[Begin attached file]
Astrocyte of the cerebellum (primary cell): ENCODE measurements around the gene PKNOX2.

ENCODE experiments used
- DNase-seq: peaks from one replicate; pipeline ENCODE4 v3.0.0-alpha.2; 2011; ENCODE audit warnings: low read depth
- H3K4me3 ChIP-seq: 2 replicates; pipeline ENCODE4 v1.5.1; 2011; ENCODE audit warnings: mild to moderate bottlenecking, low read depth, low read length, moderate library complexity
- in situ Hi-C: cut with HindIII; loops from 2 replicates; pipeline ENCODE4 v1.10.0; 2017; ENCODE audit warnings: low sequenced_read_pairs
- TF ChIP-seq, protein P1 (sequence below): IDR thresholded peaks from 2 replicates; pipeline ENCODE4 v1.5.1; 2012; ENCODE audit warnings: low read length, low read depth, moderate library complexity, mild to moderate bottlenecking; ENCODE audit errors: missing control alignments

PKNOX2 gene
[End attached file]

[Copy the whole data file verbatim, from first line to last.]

Astrocyte of the cerebellum (primary cell): ENCODE measurements around the gene PKNOX2.

ENCODE experiments used
- DNase-seq: peaks from one replicate; pipeline ENCODE4 v3.0.0-alpha.2; 2011; ENCODE audit warnings: low read depth
- H3K4me3 ChIP-seq: 2 replicates; pipeline ENCODE4 v1.5.1; 2011; ENCODE audit warnings: mild to moderate bottlenecking, low read depth, low read length, moderate library complexity
- in situ Hi-C: cut with HindIII; loops from 2 replicates; pipeline ENCODE4 v1.10.0; 2017; ENCODE audit warnings: low sequenced_read_pairs
- TF ChIP-seq, protein P1 (sequence below): IDR thresholded peaks from 2 replicates; pipeline ENCODE4 v1.5.1; 2012; ENCODE audit warnings: low read length, low read depth, moderate library complexity, mild to moderate bottlenecking; ENCODE audit errors: missing control alignments

PKNOX2 gene